Researchers have uncovered the genetic basis of remarkable broad-spectrum resistance to a viral infection that, in some parts of the world, is the most important pathogen affecting leafy and arable brassica crops including broccoli, cauliflower, cabbage, kale, swede and oilseed rape. They have tested resistant plants against a range of different strains of the virus taken from all over the world and so far, no strain has been able to overcome the resistance.
The research on the so-called Turnip mosaic virus (TuMV), led by Dr John Walsh of the University of Warwick and funded under the BBSRC Crop Science Initiative, has been taken forward in a new partnership with Syngenta Seeds.
Dr Walsh said "TuMV causes really nasty-looking black necrotic spots on the plants it infects - 'a pox on your' vegetables! This can cause significant yield losses and often leaves an entire crop unfit for marketing. At best, a field of badly affected Brussels sprouts might provide some animal fodder, but these vegetables would not be appealing to most shoppers. The virus is particularly difficult to control because it is transmitted so rapidly to plants by the insect vectors"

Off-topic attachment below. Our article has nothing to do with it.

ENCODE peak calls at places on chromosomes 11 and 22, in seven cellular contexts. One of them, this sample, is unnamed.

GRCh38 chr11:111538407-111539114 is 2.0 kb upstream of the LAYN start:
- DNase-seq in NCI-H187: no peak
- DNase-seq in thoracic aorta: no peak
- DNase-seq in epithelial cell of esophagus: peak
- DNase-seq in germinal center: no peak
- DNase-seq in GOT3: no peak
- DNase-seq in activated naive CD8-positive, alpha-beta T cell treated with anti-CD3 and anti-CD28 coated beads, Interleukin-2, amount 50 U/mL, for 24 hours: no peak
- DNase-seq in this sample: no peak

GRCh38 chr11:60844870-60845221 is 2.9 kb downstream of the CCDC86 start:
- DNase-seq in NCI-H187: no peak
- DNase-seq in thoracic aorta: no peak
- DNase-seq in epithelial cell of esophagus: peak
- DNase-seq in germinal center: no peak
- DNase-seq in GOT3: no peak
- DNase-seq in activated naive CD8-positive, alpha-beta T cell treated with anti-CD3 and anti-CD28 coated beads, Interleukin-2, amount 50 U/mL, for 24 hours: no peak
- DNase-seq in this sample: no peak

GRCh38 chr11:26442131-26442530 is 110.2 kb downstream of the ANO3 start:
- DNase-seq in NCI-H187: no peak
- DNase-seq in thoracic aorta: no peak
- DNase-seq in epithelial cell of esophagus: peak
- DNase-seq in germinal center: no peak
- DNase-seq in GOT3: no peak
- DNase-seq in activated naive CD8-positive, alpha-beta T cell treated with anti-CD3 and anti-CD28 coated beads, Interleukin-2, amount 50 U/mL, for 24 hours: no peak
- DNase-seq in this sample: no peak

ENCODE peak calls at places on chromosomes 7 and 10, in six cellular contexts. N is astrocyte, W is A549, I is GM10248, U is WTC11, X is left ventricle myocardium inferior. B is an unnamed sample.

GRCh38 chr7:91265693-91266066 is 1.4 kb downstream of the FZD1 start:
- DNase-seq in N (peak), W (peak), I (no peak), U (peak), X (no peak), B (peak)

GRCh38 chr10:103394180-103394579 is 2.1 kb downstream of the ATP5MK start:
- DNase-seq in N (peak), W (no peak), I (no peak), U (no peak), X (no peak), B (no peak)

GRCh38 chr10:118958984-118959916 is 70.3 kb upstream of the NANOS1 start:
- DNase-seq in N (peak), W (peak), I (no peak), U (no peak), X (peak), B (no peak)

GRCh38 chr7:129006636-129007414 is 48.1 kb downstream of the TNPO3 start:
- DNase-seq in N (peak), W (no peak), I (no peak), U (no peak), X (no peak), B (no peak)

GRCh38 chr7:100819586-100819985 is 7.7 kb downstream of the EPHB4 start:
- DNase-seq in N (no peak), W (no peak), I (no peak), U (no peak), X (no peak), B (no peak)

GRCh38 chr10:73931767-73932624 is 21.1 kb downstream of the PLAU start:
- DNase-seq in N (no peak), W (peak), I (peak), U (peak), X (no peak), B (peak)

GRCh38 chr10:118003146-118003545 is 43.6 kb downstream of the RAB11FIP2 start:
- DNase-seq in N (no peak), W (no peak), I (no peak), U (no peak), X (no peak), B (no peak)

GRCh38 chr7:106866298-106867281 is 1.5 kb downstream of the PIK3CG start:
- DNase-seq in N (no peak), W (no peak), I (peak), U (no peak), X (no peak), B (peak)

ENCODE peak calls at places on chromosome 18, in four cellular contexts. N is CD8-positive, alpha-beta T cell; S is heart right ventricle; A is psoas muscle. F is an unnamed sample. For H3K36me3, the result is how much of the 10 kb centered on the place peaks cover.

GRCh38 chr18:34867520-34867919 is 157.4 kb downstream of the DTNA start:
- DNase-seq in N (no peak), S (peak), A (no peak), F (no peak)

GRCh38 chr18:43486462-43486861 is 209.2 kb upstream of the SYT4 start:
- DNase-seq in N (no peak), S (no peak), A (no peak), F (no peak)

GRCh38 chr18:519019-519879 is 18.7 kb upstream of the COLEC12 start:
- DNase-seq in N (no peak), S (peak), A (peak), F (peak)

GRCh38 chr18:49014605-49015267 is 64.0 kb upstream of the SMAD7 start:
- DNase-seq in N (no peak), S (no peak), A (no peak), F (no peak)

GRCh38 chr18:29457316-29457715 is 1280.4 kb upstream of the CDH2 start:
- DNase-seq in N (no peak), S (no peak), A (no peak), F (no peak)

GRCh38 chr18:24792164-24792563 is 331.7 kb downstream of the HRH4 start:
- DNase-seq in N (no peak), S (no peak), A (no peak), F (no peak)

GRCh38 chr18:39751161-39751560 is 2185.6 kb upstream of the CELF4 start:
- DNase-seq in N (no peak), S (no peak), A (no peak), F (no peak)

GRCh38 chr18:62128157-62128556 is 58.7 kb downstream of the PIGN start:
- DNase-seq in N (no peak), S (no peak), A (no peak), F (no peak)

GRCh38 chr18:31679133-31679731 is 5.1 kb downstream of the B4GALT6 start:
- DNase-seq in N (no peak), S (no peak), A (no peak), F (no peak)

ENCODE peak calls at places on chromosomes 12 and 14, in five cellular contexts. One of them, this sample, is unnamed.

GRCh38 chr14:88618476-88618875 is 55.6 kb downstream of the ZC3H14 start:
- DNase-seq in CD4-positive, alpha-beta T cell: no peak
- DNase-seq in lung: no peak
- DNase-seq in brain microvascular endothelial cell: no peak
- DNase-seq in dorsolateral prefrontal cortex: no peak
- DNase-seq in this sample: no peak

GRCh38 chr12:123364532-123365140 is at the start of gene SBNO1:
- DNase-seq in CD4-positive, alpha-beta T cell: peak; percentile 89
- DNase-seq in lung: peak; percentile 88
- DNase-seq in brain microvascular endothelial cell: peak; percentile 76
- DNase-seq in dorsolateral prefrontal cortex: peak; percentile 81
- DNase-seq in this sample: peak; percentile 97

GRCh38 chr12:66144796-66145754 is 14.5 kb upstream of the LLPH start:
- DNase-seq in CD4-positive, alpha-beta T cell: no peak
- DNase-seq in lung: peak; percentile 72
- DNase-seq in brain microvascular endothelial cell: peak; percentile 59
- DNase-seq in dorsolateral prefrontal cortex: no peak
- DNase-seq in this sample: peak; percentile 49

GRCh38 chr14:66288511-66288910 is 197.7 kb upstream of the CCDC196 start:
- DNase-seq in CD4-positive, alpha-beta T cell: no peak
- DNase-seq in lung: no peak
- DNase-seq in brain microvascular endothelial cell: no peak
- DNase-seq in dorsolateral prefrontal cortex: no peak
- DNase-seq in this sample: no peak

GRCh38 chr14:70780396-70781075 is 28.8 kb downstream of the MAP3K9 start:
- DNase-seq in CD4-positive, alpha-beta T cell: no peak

Dr Walsh and his team identified the major gene involved in resistance to TuMV and discovered that the way in which it creates resistance is completely new. Using this knowledge, they found that it was possible to identify plants with an inherent resistance that could be used to speed up the breeding process and develop commercial varieties that are resistant to TuMV.
The team from University of Warwick are now working with industry partner Syngenta Seeds to breed resistance into Chinese cabbage. They hope in future to do the same with other crops such as broccoli, cabbage and kale.
Peter van der Toorn, R&D Lead Leafy Crops, Syngenta Seeds Vegetables said "Working in partnership with academic researchers is very important for us. Through such collaborations it's possib
|Contact: Nancy Mendoza|
Biotechnology and Biological Sciences Research Council